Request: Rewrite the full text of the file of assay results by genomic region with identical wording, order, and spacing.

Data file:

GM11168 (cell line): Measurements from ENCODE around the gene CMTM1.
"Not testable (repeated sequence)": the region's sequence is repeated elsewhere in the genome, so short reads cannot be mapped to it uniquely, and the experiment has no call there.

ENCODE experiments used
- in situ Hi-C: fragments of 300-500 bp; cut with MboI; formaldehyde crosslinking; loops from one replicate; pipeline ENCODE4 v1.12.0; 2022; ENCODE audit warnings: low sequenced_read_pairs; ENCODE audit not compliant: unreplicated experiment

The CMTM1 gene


GM11168 (cell line): Measurements from ENCODE around the gene CMTM1.
"Not testable (repeated sequence)": the region's sequence is repeated elsewhere in the genome, so short reads cannot be mapped to it uniquely, and the experiment has no call there.

ENCODE experiments used
- in situ Hi-C: fragments of 300-500 bp; cut with MboI; formaldehyde crosslinking; loops from one replicate; pipeline ENCODE4 v1.12.0; 2022; ENCODE audit warnings: low sequenced_read_pairs; ENCODE audit not compliant: unreplicated experiment

The CMTM1 gene